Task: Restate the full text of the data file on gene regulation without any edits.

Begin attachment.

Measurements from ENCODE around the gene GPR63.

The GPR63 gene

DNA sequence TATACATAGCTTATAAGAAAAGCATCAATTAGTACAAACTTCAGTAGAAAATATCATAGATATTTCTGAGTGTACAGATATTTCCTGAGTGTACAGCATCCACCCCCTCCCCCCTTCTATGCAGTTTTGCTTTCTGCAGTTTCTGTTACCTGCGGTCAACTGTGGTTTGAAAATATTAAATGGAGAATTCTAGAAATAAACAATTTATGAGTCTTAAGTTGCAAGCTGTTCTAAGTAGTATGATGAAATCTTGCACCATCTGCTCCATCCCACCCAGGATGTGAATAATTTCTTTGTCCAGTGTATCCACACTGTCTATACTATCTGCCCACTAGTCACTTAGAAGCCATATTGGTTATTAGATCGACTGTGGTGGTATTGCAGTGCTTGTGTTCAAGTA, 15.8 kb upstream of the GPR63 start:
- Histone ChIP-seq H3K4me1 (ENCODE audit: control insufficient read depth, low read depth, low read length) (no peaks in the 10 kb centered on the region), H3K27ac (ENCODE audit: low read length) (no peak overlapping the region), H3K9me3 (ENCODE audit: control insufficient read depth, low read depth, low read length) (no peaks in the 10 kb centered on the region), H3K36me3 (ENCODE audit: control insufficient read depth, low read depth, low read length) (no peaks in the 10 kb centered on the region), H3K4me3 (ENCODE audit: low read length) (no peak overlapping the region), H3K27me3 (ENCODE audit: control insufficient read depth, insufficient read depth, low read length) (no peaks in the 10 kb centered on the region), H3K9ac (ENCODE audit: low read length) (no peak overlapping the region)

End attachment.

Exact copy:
Measurements from ENCODE around the gene GPR63.

The GPR63 gene

DNA sequence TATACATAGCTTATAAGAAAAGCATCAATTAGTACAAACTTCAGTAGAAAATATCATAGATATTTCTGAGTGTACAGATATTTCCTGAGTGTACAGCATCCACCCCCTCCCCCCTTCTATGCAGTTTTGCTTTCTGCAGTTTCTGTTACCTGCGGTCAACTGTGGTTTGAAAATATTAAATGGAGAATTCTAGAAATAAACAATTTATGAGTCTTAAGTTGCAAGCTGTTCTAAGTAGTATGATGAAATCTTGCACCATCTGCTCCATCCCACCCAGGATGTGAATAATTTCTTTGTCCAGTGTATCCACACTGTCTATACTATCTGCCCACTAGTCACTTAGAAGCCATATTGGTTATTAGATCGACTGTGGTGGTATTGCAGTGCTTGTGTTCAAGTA, 15.8 kb upstream of the GPR63 start:
- Histone ChIP-seq H3K4me1 (ENCODE audit: control insufficient read depth, low read depth, low read length) (no peaks in the 10 kb centered on the region), H3K27ac (ENCODE audit: low read length) (no peak overlapping the region), H3K9me3 (ENCODE audit: control insufficient read depth, low read depth, low read length) (no peaks in the 10 kb centered on the region), H3K36me3 (ENCODE audit: control insufficient read depth, low read depth, low read length) (no peaks in the 10 kb centered on the region), H3K4me3 (ENCODE audit: low read length) (no peak overlapping the region), H3K27me3 (ENCODE audit: control insufficient read depth, insufficient read depth, low read length) (no peaks in the 10 kb centered on the region), H3K9ac (ENCODE audit: low read length) (no peak overlapping the region)